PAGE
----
Indeed, IDEs will probably reformat and delete with as a suggestion, if you use collective extensions with a single method; and certainly I would like such matters of syntactic consistency to be handled by scalafmt at some later date.

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The purpose of : (and now with) in class/object/trait is to disambiguate in case of stray whitespaces. In extensions you don’t have the problem, so… against with in extensions.

It would be possibly auto-fixable but a pain to learn and use.

I really prefer to just have a more regular language.

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The compiler might not need it, but if it helps to make the language more regular (and thus predictable for the user) I’m all for it.

I want to be able to simply write code without having to think about specific syntax intricacies.

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People who liked : generally didn’t like ... But although I was an early proponent of it, I think other changes have made it unnecessary. I do like .. better than :, but I think the most important consideration is this one:

Hence, with wins, because it’s consistent with the pre-existing idea of with. .. could be self-consistent, but it’s an entirely new thing: a “begin significant indentation mark”, as opposed to “optional braces”. The logic is “add this new thing to get a new syntax” rather than merely “you can leave off braces when they’re superfluous”.

So :+1: from me for with.

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For completeness,

class C[A](x: A) extends T w/
  def f = ???

w/ means with. If it is a soft token at EOL, then the slash looks line-continuing.

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There’s also the question whether with and braces together is supported:

class C[A](x: A) extends T with {
  def f = ???
}

It can be seen as optional with in addition to optional braces. Then there’s the question of given:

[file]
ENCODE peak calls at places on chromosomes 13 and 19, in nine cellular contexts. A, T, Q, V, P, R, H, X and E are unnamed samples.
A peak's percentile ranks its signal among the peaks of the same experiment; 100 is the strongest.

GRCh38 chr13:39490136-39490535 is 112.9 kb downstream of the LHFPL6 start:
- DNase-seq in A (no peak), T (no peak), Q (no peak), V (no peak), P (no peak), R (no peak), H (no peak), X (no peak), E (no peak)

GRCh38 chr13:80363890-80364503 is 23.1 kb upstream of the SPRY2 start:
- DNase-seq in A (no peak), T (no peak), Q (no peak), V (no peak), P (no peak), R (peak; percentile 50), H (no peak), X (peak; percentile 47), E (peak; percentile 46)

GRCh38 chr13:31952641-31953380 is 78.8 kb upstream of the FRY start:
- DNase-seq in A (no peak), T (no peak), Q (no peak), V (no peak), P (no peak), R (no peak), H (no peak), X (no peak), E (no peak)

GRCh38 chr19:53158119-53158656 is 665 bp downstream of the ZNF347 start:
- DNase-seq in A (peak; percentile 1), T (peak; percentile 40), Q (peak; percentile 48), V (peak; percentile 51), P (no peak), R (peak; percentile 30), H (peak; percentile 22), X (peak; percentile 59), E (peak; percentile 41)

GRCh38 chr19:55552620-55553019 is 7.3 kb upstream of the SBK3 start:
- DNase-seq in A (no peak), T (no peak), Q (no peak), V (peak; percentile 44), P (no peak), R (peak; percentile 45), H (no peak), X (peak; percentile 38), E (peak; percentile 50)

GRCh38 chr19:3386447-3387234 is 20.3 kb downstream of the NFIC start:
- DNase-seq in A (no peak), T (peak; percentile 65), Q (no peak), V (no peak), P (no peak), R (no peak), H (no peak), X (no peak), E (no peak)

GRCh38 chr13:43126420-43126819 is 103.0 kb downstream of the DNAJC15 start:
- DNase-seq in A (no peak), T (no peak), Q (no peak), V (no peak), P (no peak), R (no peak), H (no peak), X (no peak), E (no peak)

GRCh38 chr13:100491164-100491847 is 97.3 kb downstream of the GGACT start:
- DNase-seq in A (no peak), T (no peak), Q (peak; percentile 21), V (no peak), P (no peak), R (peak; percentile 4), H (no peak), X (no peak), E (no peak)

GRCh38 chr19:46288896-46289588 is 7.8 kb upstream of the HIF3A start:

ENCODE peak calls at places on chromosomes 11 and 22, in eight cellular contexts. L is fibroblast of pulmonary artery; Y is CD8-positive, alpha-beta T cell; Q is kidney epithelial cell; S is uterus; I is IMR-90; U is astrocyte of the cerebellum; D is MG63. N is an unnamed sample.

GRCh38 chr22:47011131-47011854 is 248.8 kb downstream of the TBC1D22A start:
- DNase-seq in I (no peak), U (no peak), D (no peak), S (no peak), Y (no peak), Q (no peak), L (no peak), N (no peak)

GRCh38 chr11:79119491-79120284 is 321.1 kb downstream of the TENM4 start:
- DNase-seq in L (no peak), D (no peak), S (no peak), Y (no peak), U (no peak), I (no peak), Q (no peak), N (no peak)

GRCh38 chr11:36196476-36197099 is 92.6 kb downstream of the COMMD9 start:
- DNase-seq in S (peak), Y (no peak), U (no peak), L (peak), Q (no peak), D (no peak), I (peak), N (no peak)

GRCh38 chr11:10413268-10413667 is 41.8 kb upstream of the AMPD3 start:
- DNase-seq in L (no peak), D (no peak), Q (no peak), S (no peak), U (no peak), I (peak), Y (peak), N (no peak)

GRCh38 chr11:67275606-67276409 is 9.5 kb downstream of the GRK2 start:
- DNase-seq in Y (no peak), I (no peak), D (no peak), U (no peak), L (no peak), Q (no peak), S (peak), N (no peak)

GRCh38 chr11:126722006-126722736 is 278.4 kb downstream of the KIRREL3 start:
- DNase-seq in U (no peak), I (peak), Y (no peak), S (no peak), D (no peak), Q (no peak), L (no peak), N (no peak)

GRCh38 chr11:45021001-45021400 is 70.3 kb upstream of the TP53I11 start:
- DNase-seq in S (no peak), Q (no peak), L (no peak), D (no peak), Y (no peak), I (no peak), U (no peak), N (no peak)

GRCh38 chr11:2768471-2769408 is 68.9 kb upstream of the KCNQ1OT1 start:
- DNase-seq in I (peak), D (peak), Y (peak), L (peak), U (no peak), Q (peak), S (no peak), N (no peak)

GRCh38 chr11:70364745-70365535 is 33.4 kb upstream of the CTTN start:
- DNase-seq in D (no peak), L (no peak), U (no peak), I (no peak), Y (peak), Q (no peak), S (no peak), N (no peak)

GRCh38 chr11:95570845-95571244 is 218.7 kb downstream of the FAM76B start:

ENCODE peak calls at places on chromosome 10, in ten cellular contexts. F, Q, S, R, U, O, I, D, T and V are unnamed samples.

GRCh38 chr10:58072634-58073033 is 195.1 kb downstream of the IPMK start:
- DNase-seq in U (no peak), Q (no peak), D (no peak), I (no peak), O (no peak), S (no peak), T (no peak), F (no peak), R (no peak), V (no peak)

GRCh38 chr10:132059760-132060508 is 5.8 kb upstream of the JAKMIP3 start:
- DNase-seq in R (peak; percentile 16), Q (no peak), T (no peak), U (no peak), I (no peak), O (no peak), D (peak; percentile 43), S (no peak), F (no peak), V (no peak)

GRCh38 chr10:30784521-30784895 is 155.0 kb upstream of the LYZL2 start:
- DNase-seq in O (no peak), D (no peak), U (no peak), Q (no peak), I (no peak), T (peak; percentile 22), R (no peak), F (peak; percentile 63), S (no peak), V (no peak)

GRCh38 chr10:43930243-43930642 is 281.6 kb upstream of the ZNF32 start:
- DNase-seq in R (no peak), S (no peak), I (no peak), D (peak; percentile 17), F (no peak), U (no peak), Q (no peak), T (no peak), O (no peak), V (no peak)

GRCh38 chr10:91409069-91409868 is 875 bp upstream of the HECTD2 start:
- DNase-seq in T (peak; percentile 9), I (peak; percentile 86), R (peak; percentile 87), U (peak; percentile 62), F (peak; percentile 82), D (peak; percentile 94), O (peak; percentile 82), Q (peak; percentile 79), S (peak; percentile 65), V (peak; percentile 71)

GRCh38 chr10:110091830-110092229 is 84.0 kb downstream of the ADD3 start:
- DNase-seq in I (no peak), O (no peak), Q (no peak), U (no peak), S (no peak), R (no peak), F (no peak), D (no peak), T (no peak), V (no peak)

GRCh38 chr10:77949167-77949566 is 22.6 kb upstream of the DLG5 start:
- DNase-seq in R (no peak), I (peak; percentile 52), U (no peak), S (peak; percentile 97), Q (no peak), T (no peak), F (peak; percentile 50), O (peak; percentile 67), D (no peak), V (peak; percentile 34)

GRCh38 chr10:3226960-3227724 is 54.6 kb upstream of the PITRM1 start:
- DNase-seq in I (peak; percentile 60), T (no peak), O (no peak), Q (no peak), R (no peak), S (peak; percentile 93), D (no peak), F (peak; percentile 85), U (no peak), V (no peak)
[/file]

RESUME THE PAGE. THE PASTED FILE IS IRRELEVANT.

given C with {}
given C {} //  `with` elided
given c: C {} // named
given c: C & {} // abstract with refinement

Of course you cannot omit both.

.. might make a comeback later. Remember one of the proposed extensions after 3.0 is to allow optional braces after operators, and to have an operator for function application. So far we have “left pipe” <| as the leading candidate for that apply operator, but .. could be an alternative.

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It’s supported. As to givens, the rule will be that the type of a given has to be a simple type, possibly with annotations. This means that

given c: C & { ... }

is illegal, but

given c: (C { ... })

will work and will define an abstract given with a refinement.

The complete syntax is as follows:

GivenDef          ::=  [GivenSig] (AnnotType [‘=’ Expr] | ConstrApps TemplateBody)
GivenSig          ::=  [id] [DefTypeParamClause] {UsingParamClause} ‘:’ 

AnnotType         ::=  SimpleType {Annotation}  

SimpleType        ::=  SimpleLiteral          
                    |  ‘?’ TypeBounds
                    |  SimpleType1
SimpleType1       ::=  id                             
                    |  Singleton ‘.’ id       
                    |  Singleton ‘.’ ‘type’    
                    |  ‘(’ Types ‘)’          
                    |  Refinement                            
                    |  ‘$’ ‘{’ Block ‘}’
                    |  SimpleType1 TypeArgs       
                    |  SimpleType1 ‘#’ id          

Fair enough to select with over : if you prioritize regularity over ergonomics + esthetics in this case. I can live with that, and learners should be ok (even if with is wordy).

Now I need to get hold of M4 asap to re-program my fingers and learn how to love this new syntax :slight_smile:.

Competing requirements need to be balanced and trade-offs are seldom perfect…

Thanks for your prestige-less attitude in the quest for finding good solutions to conflicting goals! :heart_decoration:

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BTW: When is M4 out?